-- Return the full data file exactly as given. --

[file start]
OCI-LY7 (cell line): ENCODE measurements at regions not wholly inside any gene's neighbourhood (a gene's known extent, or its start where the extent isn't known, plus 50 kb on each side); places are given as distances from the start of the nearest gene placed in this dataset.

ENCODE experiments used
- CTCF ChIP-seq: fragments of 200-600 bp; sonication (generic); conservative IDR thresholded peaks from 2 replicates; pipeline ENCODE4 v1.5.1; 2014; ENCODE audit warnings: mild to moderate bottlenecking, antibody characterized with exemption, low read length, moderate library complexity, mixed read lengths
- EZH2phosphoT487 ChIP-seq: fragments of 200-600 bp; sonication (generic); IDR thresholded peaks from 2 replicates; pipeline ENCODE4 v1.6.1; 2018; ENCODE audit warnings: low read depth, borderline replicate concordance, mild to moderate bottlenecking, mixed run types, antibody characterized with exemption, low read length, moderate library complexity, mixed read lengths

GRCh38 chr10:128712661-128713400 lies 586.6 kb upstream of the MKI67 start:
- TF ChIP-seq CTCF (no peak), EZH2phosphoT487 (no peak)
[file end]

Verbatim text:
OCI-LY7 (cell line): ENCODE measurements at regions not wholly inside any gene's neighbourhood (a gene's known extent, or its start where the extent isn't known, plus 50 kb on each side); places are given as distances from the start of the nearest gene placed in this dataset.

ENCODE experiments used
- CTCF ChIP-seq: fragments of 200-600 bp; sonication (generic); conservative IDR thresholded peaks from 2 replicates; pipeline ENCODE4 v1.5.1; 2014; ENCODE audit warnings: mild to moderate bottlenecking, antibody characterized with exemption, low read length, moderate library complexity, mixed read lengths
- EZH2phosphoT487 ChIP-seq: fragments of 200-600 bp; sonication (generic); IDR thresholded peaks from 2 replicates; pipeline ENCODE4 v1.6.1; 2018; ENCODE audit warnings: low read depth, borderline replicate concordance, mild to moderate bottlenecking, mixed run types, antibody characterized with exemption, low read length, moderate library complexity, mixed read lengths

GRCh38 chr10:128712661-128713400 lies 586.6 kb upstream of the MKI67 start:
- TF ChIP-seq CTCF (no peak), EZH2phosphoT487 (no peak)